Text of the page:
The people who don’t have the luxury to social distance and stop working are the people who live in crowded shanties and must venture out each day to earn enough to survive the day. Most of those people live in places like the favelas of Rio or the slums of Lagos or Mumbai. But Europe and North America have many poor people as well. Social distancing and loafing at home are simply impossible for them.
Letting Immunity Happen
Most American and Canadian politicians continue to hang on to their “stay at home” message even after the “curve” has clearly been flattened. They offer some strange promise that the virus will simply go away if we “hunker in our bunkers” long enough. This is very bad advice. Any competent epidemiologist will tell you that a virus must roll through a population before herd immunity can be achieved. With time, that virus will mutate and become less virulent. Our leaders should be clear with us about that. With a few exceptions, it is not happening. The message is to “stay at home” even in areas with low numbers.
The first Canadian leader to break with this policy of giving vague, misleading advice and instead officially adopt the Swedish herd immunity model is François Legault, premier of the province of Quebec. That province was one of the hardest-hit areas of Canada. People over 60 accounted for 97 percent of its deaths, and most of those deaths occurred in nursing and long-term care homes.
Legault wants to gradually reopen schools and businesses using herd immunity as the model. He is the first Canadian leader to be honest with his constituents and tell them that the virus will only cease to be a problem after it has rolled through the entire population. He assures people that most of those who do become infected will not die. In fact, many will experience either minor symptoms, or no symptoms at all. But he also tells people candidly that simply suppressing the virus by social distancing will just prolong the life of the virus in the community.
Other lockdown leaders are not being so candid. Some even seem to be enjoying their status as virtual commanders of populations all but denuded of their civil rights. They have strayed from their initial “flatten the curve” goal and appear to be offering some false promise that if the population simply stays in their homes, the virus will somehow magically disappear. As noted, there is no scientist or epidemiologist who would support such a wild theory.
Protecting Both the Vulnerable and Individual Choice
I suggest that eventually all lockdown leaders must follow the Swedish immunity model. The elderly and vulnerable must be offered protection, but civil liberties must be restored to citizens. People can make their own decisions about how much risk they are prepared to take.
Now that we know the risk of death for healthy people under 65 is not any higher than it would be in a bad flu year, this decision becomes easier. Older people with health complications, as well as younger people who are obese, diabetic, hypertensive, or smokers or have other health complications, might choose to strictly social distance, while those at least risk can choose to accept more risk and live more of a normal life.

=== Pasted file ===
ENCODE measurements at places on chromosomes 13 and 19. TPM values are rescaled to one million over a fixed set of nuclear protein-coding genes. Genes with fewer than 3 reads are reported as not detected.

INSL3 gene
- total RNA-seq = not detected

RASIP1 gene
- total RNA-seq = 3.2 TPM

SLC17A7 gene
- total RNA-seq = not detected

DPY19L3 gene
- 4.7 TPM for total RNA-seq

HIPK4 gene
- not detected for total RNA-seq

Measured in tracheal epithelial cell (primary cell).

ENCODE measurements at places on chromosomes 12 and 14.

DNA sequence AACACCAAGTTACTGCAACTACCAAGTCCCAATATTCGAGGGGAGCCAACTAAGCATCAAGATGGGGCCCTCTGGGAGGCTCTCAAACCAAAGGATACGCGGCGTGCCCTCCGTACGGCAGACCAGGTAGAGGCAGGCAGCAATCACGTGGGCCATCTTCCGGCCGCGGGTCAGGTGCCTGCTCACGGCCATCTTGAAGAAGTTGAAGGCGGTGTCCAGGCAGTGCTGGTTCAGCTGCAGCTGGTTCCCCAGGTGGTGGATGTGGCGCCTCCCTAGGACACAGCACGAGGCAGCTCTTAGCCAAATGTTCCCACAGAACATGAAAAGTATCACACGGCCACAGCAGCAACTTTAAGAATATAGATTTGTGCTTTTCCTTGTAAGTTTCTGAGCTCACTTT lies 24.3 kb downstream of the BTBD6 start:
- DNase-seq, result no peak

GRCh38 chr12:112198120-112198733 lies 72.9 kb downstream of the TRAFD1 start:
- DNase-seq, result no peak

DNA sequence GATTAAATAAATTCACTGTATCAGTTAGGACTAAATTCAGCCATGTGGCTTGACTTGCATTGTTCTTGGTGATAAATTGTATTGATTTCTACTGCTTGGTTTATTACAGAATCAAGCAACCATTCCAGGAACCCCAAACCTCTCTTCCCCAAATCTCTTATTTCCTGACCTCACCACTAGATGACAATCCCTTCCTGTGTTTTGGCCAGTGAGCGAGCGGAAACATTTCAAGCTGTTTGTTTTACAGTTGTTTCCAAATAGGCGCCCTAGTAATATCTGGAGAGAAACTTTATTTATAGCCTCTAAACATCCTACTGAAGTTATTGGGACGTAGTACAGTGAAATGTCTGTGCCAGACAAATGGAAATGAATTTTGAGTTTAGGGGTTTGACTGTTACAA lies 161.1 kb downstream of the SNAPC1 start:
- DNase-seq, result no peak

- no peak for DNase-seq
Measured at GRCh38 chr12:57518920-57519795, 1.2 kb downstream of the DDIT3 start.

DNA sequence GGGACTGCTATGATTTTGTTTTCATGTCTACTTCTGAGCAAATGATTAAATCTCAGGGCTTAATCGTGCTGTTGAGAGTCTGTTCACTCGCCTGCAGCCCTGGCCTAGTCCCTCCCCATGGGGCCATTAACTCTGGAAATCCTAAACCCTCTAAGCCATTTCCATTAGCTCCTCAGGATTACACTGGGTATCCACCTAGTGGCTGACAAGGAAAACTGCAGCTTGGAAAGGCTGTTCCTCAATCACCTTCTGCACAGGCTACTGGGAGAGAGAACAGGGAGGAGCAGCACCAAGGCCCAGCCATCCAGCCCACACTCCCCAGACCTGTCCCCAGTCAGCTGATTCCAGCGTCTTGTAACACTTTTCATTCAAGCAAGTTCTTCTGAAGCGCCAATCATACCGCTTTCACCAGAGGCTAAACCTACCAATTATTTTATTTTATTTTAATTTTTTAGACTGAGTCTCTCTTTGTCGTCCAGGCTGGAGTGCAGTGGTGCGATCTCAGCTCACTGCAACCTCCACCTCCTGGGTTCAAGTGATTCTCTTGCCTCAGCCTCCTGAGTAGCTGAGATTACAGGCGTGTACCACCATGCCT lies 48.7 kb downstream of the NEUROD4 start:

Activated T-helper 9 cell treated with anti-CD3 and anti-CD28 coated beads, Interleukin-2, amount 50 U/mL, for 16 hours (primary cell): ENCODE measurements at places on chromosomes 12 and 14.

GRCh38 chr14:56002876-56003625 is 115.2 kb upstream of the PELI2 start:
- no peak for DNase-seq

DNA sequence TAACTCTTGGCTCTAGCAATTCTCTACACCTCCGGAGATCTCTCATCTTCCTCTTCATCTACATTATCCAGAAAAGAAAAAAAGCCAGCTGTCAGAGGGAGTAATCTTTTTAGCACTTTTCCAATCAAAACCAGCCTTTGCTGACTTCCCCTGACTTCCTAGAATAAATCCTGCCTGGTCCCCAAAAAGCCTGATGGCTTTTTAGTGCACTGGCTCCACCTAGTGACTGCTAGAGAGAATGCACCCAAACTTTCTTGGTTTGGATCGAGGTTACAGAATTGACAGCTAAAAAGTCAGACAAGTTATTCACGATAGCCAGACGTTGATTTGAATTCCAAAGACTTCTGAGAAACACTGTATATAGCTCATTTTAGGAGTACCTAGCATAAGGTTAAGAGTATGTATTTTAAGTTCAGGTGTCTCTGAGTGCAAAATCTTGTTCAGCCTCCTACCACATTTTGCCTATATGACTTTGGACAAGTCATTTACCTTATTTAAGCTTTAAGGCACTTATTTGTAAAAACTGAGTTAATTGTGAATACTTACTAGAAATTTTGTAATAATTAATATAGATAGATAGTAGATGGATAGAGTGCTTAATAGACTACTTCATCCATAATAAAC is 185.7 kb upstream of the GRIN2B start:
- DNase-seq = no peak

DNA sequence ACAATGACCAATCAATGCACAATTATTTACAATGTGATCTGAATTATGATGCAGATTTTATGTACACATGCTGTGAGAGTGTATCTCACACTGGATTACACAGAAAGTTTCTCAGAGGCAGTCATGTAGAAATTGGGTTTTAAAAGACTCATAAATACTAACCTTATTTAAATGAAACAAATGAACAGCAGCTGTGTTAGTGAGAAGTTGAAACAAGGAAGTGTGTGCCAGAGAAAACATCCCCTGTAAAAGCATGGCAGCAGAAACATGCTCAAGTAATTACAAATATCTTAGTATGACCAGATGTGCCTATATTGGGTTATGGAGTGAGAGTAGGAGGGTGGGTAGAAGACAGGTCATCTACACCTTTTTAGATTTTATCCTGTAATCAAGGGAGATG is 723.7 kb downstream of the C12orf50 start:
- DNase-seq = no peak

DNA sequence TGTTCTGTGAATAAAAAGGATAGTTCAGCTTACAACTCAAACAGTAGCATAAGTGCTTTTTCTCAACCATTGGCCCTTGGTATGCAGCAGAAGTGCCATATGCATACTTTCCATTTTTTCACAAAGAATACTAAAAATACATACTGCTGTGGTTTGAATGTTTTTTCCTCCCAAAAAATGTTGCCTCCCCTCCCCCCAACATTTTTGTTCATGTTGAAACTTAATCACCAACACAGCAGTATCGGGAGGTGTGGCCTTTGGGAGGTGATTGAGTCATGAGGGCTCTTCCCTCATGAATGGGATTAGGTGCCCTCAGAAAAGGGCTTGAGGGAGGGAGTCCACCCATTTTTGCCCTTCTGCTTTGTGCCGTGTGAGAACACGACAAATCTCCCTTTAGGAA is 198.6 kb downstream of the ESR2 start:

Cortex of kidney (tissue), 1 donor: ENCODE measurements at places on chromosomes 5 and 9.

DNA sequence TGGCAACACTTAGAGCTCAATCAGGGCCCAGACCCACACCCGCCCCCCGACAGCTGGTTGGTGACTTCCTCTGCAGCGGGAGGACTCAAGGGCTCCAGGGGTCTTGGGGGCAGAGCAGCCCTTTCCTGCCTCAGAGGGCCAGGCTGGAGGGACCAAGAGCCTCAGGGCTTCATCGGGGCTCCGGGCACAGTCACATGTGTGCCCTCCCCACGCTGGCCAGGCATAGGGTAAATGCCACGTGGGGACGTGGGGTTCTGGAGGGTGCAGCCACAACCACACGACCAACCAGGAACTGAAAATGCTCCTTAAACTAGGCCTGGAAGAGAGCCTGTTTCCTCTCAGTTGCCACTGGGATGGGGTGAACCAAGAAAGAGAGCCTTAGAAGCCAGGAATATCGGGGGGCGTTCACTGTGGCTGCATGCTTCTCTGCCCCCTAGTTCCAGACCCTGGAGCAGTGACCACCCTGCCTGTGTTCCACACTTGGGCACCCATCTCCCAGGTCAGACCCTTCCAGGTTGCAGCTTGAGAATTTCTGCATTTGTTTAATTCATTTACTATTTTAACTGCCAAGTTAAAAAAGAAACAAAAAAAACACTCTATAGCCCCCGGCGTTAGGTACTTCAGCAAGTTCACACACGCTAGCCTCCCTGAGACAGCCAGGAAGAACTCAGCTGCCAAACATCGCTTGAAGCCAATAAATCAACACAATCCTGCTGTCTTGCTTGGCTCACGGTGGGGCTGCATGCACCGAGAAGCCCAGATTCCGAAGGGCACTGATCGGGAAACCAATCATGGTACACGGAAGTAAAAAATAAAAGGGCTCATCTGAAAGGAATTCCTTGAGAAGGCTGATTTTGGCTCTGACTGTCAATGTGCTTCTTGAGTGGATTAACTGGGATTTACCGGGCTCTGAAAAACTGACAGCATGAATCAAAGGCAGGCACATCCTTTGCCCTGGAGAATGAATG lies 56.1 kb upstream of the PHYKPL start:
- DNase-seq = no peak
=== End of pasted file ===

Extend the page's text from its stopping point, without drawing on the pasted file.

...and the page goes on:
There is a type of fairness in this choice. That is, the more risks the young and healthy are prepared to take, the sooner herd immunity will be achieved, hence the sooner the vulnerable can venture out into the community and be unafraid of a virus that has now run its course.
The point is that this should be the choice of the individual and not the state. And even as we regularly hear talk of “protecting the elderly and vulnerable,” those should also be personal choices. Older people faced with a choice of strict isolation until (if) a vaccine is found sometime in the future might well decide to take their chances on catching what could be for them a deadly virus rather than living out the last part of their lives in cold isolation.
‘Fear Does Not Stop Death. It Stops Life’
The latest solid information available from the state of California is that 96 percent of the people who get sick from this virus will recover. Most Californians won’t even be infected. The overall death rate for Californians is at most 3 in 1,000, similar to a bad flu. It might turn out to be less.
Books will be written in the future about the insanity of quarantining and stripping rights from entire populations of healthy people while depriving them of their livelihoods for what is looking more and more like a bad flu year. Perhaps “The Panicdemic of 2020” will be a future book title.
This novel coronavirus caught us all by surprise. Everyone was thoroughly frightened. But some nations reacted better than others. The nationwide lockdown model was a panicked response. The Swedish pragmatic approach was a reasoned response. This will not be the last pandemic. We should learn from Sweden and the other countries that kept their wits about them.
Author Vi Keeland said: “Fear does not stop death. It stops life.” We should remember those words when the next virus pays a visit.
Republished from The Epoch Times.
Brian Giesbrecht is a retired judge and a senior fellow with the Frontier Centre for Public Policy.